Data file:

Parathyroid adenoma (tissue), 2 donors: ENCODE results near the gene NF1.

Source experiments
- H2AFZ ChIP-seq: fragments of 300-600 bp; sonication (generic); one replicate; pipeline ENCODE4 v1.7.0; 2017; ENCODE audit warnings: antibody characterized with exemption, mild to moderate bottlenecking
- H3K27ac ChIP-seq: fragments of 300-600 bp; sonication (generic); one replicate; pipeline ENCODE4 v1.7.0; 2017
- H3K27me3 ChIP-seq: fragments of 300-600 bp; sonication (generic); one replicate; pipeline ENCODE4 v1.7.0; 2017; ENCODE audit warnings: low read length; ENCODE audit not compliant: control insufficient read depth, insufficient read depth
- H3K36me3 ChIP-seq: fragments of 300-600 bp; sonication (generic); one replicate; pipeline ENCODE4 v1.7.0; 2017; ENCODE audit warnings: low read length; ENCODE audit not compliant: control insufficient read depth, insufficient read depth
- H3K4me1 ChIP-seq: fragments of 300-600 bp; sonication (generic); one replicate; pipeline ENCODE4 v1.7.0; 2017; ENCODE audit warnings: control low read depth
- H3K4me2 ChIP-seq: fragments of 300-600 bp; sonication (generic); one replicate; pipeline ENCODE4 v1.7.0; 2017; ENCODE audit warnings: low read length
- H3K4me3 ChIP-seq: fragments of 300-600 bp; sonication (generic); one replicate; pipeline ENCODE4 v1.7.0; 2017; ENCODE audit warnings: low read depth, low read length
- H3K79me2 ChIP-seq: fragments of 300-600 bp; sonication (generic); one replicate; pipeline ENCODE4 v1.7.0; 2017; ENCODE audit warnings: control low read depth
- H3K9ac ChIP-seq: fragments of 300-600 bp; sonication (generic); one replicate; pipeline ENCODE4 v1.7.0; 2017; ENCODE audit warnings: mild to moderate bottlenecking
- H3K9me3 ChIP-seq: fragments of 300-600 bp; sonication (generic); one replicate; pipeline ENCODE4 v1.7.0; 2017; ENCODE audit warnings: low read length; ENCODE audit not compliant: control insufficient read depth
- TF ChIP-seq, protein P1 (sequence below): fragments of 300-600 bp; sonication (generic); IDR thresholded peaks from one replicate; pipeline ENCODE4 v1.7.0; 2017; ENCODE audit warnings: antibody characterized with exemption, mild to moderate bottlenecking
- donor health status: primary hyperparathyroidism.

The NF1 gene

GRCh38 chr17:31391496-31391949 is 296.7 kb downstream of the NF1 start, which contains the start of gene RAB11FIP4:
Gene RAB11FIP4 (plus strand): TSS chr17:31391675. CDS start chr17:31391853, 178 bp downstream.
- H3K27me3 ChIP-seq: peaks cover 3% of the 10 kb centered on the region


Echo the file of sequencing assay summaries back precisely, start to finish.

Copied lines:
Parathyroid adenoma (tissue), 2 donors: ENCODE results near the gene NF1.

Source experiments
- H2AFZ ChIP-seq: fragments of 300-600 bp; sonication (generic); one replicate; pipeline ENCODE4 v1.7.0; 2017; ENCODE audit warnings: antibody characterized with exemption, mild to moderate bottlenecking
- H3K27ac ChIP-seq: fragments of 300-600 bp; sonication (generic); one replicate; pipeline ENCODE4 v1.7.0; 2017
- H3K27me3 ChIP-seq: fragments of 300-600 bp; sonication (generic); one replicate; pipeline ENCODE4 v1.7.0; 2017; ENCODE audit warnings: low read length; ENCODE audit not compliant: control insufficient read depth, insufficient read depth
- H3K36me3 ChIP-seq: fragments of 300-600 bp; sonication (generic); one replicate; pipeline ENCODE4 v1.7.0; 2017; ENCODE audit warnings: low read length; ENCODE audit not compliant: control insufficient read depth, insufficient read depth
- H3K4me1 ChIP-seq: fragments of 300-600 bp; sonication (generic); one replicate; pipeline ENCODE4 v1.7.0; 2017; ENCODE audit warnings: control low read depth
- H3K4me2 ChIP-seq: fragments of 300-600 bp; sonication (generic); one replicate; pipeline ENCODE4 v1.7.0; 2017; ENCODE audit warnings: low read length
- H3K4me3 ChIP-seq: fragments of 300-600 bp; sonication (generic); one replicate; pipeline ENCODE4 v1.7.0; 2017; ENCODE audit warnings: low read depth, low read length
- H3K79me2 ChIP-seq: fragments of 300-600 bp; sonication (generic); one replicate; pipeline ENCODE4 v1.7.0; 2017; ENCODE audit warnings: control low read depth
- H3K9ac ChIP-seq: fragments of 300-600 bp; sonication (generic); one replicate; pipeline ENCODE4 v1.7.0; 2017; ENCODE audit warnings: mild to moderate bottlenecking
- H3K9me3 ChIP-seq: fragments of 300-600 bp; sonication (generic); one replicate; pipeline ENCODE4 v1.7.0; 2017; ENCODE audit warnings: low read length; ENCODE audit not compliant: control insufficient read depth
- TF ChIP-seq, protein P1 (sequence below): fragments of 300-600 bp; sonication (generic); IDR thresholded peaks from one replicate; pipeline ENCODE4 v1.7.0; 2017; ENCODE audit warnings: antibody characterized with exemption, mild to moderate bottlenecking
- donor health status: primary hyperparathyroidism.

The NF1 gene

GRCh38 chr17:31391496-31391949 is 296.7 kb downstream of the NF1 start, which contains the start of gene RAB11FIP4:
Gene RAB11FIP4 (plus strand): TSS chr17:31391675. CDS start chr17:31391853, 178 bp downstream.
- H3K27me3 ChIP-seq: peaks cover 3% of the 10 kb centered on the region